Privatisation is one of the scourges of our times. For the last ten years it has been an instrument for the transfer of wealth from labour to capital all over the world, to rob state assets turning them into private property, to line the pockets of the cronies of political masters, a lever to increase worker exploitation, to deny services to the poor, to reduce quality for all except the very rich, to open up poor countries to the pillage of the multinationals.
In countries like Colombia privatisation brings death. Like Plan Colombia it is a death policy. Children who cannot buy drinking water will die, pregnant women who cannot afford healthcare will die, without pensions the elderly will die. All these are direct, predictable results of the policy. It is economic genocide. The IMF knows this, the World Bank knows it, George Bush and Tony Blair know it. And yet they still push on with the privatisation policy as a fundamental element in the economic programme they are imposing on the world. Why?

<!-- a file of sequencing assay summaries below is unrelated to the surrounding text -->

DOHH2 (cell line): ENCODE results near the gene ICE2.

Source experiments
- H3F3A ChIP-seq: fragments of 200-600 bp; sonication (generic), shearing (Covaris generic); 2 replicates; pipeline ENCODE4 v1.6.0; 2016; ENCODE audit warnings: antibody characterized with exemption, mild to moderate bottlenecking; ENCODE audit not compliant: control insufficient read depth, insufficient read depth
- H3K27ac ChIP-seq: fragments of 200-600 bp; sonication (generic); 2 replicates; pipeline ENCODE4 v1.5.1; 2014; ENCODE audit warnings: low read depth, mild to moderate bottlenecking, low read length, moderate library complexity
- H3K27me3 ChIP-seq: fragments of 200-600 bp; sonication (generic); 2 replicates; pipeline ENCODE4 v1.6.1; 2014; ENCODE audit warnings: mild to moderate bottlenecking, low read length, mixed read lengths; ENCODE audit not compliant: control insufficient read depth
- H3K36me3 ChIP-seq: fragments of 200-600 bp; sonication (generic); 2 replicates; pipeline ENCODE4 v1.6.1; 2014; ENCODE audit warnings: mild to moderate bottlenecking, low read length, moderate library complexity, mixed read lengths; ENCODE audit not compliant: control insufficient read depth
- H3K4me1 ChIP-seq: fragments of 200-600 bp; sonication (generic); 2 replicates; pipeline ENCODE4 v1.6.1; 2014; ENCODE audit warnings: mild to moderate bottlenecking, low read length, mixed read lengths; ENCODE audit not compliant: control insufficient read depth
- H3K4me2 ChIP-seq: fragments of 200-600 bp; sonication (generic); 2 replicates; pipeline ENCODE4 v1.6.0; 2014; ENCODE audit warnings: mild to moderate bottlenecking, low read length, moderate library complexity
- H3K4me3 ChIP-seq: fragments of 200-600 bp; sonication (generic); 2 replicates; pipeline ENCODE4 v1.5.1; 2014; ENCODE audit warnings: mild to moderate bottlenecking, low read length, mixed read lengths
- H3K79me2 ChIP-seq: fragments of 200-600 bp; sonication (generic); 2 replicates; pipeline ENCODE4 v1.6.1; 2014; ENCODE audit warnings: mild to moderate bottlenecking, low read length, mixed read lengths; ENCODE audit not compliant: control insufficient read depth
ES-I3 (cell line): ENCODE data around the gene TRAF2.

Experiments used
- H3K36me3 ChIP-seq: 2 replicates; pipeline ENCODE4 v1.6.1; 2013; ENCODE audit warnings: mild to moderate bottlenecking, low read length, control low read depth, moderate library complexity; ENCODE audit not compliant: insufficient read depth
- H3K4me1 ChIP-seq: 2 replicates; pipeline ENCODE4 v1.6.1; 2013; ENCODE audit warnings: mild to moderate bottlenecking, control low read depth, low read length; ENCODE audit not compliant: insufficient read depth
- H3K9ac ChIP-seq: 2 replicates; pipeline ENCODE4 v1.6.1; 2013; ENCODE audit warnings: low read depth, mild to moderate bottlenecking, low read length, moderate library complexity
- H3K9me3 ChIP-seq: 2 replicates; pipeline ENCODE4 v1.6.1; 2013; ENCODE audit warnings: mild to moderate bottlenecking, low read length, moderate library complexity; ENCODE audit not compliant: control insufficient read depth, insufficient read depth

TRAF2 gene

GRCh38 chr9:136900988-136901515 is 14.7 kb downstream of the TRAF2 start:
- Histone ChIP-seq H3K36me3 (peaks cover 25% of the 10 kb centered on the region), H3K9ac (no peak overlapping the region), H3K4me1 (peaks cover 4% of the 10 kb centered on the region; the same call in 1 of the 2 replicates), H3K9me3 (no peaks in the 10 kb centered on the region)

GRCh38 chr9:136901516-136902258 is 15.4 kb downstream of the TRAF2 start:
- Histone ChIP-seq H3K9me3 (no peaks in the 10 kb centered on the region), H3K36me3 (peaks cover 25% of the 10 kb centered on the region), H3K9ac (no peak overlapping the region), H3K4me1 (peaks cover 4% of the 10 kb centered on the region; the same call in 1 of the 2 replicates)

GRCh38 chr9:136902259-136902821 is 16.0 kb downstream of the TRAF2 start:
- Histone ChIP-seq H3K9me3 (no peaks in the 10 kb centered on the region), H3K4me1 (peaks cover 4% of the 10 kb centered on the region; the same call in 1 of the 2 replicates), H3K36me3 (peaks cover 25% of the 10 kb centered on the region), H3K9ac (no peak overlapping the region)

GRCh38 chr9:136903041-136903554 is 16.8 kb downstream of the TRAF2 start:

The answer is as obvious as it is simple – it is a policy geared to the demands of the multinationals. What will stop them is not the strength of argument, but the strength of resistance. The resistance in Colombia is of world significance. A powerful campaign against privatisation has brought public services in Cali under workers control, for now at least. But at terrible cost. The Colombian resistance has much to teach us, not least because it has many sectors and is fighting on all fronts – against privatisation, against US invasion, against imperialist globalisation, for social justice, for human rights, for the environment, for the future.